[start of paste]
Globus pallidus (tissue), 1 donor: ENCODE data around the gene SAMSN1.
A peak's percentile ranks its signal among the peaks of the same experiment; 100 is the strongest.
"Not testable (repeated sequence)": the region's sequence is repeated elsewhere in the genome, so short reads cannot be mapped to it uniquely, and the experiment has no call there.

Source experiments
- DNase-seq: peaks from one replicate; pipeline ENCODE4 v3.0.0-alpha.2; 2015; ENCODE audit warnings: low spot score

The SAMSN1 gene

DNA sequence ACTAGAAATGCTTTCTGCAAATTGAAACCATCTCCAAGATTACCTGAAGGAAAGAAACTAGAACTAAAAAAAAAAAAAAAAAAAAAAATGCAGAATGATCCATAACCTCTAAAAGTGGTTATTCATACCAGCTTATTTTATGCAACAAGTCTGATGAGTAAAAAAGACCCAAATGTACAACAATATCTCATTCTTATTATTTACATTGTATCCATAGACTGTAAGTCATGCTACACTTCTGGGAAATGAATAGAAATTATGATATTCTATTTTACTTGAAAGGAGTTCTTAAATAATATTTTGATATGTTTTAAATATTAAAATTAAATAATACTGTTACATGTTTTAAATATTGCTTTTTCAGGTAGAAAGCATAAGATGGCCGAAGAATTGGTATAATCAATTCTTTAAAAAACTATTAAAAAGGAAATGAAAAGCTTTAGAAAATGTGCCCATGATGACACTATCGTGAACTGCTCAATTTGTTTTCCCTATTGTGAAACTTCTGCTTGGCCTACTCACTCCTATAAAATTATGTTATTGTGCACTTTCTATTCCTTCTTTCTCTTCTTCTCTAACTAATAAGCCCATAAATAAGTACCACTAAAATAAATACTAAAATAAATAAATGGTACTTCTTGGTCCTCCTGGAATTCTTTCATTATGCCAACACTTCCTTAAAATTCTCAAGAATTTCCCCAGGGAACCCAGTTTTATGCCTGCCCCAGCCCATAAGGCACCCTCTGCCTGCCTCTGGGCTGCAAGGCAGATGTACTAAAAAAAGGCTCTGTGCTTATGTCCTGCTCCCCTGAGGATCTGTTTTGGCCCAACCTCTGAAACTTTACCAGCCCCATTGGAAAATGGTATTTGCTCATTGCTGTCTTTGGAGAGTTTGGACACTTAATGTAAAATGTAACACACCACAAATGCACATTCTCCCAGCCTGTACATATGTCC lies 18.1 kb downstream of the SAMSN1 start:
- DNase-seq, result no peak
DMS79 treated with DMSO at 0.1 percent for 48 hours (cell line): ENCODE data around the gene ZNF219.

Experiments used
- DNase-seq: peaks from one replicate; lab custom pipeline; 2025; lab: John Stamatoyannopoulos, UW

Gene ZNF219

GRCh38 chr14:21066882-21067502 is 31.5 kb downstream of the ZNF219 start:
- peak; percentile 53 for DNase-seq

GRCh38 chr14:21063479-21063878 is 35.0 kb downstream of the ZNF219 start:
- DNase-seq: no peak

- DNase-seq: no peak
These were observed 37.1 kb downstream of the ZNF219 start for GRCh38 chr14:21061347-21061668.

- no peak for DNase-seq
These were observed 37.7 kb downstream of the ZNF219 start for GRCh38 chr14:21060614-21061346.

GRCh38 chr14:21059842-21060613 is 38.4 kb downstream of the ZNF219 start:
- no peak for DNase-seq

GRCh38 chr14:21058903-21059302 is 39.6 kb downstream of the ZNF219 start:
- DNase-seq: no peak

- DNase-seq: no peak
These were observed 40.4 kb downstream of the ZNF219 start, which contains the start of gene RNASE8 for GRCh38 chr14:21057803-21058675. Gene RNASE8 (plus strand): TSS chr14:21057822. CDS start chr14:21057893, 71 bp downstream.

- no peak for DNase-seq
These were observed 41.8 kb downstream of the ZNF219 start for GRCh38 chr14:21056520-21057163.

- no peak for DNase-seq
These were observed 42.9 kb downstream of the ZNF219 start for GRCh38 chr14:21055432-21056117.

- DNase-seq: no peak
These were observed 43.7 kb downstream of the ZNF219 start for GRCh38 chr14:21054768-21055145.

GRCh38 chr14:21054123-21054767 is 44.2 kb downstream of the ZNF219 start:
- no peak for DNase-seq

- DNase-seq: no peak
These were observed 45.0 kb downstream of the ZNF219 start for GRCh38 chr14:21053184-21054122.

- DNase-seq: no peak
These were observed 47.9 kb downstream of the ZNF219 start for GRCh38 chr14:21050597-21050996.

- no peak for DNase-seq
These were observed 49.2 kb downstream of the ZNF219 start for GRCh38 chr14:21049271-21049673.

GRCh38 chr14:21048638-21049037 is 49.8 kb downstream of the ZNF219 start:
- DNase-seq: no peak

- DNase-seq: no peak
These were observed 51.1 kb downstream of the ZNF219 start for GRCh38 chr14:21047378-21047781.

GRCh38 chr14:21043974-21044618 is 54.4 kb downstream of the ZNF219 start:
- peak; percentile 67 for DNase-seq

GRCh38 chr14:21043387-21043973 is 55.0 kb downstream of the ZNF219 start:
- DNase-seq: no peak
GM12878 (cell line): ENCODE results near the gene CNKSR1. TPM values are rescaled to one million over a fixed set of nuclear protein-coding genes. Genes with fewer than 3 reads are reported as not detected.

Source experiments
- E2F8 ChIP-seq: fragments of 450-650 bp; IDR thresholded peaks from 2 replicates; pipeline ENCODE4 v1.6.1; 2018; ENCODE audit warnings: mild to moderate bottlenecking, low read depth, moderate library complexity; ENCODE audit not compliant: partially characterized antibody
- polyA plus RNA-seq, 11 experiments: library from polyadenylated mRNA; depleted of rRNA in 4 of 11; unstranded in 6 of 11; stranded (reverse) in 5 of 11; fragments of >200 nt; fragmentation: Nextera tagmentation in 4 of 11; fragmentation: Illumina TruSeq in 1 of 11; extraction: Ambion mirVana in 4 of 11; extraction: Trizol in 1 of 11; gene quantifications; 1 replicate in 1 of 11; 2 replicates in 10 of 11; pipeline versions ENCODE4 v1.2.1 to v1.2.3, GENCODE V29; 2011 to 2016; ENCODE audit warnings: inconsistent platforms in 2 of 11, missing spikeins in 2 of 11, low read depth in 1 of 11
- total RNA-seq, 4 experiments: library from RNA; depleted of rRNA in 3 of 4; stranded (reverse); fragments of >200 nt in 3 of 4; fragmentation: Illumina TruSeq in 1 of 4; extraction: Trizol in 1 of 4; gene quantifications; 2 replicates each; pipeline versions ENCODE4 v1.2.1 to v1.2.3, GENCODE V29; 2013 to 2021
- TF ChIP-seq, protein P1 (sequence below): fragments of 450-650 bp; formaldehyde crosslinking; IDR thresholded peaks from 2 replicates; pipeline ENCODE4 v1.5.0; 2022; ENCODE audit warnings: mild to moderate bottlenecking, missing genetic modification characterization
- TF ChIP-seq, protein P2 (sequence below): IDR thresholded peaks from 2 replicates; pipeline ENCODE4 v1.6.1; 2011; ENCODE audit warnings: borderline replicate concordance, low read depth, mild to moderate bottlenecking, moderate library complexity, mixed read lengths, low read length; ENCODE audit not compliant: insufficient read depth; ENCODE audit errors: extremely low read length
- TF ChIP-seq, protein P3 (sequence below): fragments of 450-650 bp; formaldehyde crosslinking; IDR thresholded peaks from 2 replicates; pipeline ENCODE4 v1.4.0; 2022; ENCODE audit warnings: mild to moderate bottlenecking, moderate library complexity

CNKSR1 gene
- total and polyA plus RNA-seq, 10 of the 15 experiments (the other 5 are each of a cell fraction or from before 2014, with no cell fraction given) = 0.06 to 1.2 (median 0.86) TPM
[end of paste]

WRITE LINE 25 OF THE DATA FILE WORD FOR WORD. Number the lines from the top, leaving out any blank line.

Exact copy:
- DNase-seq: no peak